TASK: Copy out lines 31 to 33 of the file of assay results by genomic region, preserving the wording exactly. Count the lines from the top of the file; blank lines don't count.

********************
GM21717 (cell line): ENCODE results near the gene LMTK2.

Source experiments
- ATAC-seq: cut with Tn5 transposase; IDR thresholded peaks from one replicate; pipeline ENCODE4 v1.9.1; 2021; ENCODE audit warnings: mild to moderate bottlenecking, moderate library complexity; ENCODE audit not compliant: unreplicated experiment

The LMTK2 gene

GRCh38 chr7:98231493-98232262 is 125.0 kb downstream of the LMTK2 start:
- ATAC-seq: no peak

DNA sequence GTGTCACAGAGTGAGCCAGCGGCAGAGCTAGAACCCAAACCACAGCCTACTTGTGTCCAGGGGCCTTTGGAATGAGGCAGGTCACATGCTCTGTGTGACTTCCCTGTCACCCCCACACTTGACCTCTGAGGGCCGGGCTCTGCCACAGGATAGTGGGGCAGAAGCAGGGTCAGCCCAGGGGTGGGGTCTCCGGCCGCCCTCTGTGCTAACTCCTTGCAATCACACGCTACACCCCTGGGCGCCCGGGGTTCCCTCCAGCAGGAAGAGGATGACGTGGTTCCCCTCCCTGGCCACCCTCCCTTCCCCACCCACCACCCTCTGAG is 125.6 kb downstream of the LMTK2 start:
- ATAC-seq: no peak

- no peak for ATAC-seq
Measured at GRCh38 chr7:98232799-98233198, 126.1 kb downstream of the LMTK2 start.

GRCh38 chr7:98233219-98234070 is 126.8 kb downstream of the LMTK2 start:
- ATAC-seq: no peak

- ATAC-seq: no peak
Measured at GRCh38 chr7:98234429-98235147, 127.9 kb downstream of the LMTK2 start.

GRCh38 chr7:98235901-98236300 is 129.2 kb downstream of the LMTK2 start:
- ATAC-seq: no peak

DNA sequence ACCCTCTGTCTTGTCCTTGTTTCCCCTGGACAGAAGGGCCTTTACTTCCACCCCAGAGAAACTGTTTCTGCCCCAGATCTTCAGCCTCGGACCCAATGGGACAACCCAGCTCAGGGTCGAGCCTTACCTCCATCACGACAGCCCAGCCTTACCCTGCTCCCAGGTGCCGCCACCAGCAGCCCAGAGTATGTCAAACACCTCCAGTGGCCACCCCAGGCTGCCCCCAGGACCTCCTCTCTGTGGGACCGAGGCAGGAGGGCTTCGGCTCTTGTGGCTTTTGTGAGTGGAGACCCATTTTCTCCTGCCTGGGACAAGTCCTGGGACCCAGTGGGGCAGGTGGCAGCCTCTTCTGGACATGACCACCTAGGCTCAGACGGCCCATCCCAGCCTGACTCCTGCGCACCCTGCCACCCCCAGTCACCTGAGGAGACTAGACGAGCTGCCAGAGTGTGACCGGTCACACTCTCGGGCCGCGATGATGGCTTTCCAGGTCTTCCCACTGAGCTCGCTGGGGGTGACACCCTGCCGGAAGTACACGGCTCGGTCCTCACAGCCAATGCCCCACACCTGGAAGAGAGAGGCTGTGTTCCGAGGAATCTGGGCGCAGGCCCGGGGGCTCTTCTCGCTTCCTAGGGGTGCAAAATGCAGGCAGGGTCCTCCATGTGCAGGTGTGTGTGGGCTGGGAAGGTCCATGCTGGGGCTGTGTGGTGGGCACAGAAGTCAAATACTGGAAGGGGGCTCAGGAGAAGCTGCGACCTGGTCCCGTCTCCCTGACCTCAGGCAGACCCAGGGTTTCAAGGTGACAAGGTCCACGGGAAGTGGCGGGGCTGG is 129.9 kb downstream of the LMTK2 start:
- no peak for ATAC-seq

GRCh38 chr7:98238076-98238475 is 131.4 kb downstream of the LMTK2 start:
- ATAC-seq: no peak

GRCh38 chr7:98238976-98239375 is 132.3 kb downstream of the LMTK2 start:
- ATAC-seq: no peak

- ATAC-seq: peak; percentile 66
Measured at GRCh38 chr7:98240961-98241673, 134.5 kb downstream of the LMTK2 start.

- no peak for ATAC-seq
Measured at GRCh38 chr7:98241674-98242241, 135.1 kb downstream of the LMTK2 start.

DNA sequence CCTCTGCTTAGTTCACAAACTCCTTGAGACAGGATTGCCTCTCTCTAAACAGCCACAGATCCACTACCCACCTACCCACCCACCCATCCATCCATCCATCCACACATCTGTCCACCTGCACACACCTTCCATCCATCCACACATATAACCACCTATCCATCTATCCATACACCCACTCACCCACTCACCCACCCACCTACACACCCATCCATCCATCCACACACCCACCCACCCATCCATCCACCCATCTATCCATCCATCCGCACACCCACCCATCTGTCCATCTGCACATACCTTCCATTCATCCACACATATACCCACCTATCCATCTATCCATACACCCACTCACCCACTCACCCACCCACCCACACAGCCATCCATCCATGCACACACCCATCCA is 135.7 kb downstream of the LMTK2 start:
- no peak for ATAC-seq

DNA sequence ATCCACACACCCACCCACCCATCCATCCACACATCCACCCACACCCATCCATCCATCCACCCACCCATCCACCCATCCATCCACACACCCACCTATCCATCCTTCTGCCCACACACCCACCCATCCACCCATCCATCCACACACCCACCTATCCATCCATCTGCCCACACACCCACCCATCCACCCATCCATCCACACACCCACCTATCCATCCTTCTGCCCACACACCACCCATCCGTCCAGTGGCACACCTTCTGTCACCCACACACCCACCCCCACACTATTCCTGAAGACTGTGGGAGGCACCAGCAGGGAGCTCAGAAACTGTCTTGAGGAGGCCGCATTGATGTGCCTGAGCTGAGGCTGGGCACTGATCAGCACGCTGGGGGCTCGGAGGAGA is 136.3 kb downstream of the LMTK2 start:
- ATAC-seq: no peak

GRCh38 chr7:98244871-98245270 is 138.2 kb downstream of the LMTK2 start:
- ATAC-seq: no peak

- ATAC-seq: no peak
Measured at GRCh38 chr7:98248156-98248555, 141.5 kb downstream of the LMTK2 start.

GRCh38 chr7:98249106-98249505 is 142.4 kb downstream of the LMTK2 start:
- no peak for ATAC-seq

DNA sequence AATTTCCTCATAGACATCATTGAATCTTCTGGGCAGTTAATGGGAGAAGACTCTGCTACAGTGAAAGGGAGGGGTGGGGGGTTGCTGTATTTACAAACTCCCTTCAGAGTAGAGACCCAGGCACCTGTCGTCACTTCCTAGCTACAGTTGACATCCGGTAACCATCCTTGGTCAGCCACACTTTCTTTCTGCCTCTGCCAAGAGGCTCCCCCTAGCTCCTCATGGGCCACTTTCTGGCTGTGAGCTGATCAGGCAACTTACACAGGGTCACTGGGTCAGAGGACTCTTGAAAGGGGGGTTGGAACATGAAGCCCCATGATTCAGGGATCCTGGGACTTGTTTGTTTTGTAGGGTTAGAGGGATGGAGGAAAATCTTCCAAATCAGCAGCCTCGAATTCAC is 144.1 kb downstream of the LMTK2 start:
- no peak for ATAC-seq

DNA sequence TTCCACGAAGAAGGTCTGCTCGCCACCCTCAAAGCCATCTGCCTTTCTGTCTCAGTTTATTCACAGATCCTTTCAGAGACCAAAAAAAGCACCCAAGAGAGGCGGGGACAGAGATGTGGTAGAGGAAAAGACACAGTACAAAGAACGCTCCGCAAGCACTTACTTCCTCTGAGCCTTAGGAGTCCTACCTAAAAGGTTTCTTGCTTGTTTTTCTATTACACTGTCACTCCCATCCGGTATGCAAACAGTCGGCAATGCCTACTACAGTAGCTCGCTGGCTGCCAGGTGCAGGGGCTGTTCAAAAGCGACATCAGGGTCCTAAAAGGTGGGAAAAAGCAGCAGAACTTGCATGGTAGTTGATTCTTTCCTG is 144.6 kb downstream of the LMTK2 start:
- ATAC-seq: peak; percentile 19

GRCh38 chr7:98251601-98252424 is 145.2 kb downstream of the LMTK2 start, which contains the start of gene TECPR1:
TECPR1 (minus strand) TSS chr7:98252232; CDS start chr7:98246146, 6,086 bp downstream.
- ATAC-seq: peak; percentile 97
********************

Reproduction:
GRCh38 chr7:98244871-98245270 is 138.2 kb downstream of the LMTK2 start:
- ATAC-seq: no peak

- ATAC-seq: no peak